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In Conversation with Aage Naerdal, Co-Founder and CEO of InsuLife

March 9, 2022

In this interview, Aage shares his industry experience and connection with InsuLife, how InsuLife’s technology, a patented transdermally-delivered insulin spray - the investigational medicinal product INS-2301 (formerly named Levellor) - has the potential to revolutionize insulin administration.

Can you tell us about your background and how you started in the pharmaceutical industry?

I am a University of Oslo-educated pharmacist and have worked in the pharmaceutical industry for more than 40 years.

I came across the opportunity to become a member of the InsuLife team two years ago when Petter (Co-Founder and CCO) called me and asked whether I would join him in putting up a company around this concept of insulin given through a transdermal delivery system. I thought, 'this sounds too good to be true,' but knowing that one has to test and document new medicines, I realized that there was just one way of finding out. We needed to do clinical studies and see what comes of it.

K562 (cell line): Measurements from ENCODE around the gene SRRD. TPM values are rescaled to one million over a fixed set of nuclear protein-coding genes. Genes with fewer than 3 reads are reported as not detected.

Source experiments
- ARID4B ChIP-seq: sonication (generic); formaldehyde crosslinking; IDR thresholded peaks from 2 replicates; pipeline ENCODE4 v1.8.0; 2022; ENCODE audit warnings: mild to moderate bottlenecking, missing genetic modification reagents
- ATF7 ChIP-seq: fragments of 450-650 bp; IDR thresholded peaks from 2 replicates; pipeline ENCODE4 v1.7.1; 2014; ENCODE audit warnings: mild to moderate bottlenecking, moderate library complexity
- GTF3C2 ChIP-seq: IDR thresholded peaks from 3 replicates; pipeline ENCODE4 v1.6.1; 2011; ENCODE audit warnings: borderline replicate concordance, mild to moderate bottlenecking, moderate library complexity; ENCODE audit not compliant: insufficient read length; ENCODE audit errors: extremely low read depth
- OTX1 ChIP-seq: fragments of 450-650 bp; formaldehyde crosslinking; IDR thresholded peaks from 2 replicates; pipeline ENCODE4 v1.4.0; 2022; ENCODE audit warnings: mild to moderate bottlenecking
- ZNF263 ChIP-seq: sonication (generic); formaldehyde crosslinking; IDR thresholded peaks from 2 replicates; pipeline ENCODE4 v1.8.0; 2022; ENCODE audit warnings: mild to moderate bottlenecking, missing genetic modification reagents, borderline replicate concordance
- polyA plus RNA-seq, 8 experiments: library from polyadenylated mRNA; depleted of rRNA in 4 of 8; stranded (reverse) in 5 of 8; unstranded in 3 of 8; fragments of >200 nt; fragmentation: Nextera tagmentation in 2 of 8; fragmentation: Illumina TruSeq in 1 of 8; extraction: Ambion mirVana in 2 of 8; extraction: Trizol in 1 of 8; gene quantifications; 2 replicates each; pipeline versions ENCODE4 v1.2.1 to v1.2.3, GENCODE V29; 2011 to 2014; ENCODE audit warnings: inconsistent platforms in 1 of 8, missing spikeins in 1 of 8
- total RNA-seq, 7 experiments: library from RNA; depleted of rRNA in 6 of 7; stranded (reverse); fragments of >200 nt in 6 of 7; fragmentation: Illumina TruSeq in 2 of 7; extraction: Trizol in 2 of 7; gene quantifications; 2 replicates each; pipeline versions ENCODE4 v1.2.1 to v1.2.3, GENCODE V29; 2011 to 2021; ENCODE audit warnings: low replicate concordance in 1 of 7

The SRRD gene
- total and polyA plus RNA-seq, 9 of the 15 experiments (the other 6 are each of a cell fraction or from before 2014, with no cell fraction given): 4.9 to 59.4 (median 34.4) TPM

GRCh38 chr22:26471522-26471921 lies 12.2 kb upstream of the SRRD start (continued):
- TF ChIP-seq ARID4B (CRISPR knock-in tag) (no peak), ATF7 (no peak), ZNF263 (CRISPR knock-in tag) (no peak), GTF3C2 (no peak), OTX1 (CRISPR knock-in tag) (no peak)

It sounds almost unbelievable that a large molecule like insulin could pass through the skin, but if we can make it possible to spray insulin onto the skin instead of relying on needles to inject it, that would be a life-changing innovation for diabetics.

What attracted you to InsuLife?

Insulin is a well-known molecule that has been used for a hundred years— since 1922, actually— but InsuLife is creating a new way of delivering it. Giving the option of transdermal application could revolutionize insulin use. The technology being used to develop such a product is very enticing.

If we can document that our investigational product is effective and that it is stable for a longer time than current water-soluble insulin products— it has the potential to do so because our spray does not contain any water— we believe we may create two huge new benefits for insulin users: the first one - the biggest one - is avoiding the use of needles for delivering insulin, and the second is having the flexibility to store the product out of a refrigerator over a longer period. We are currently carrying out experiments to study and document stability.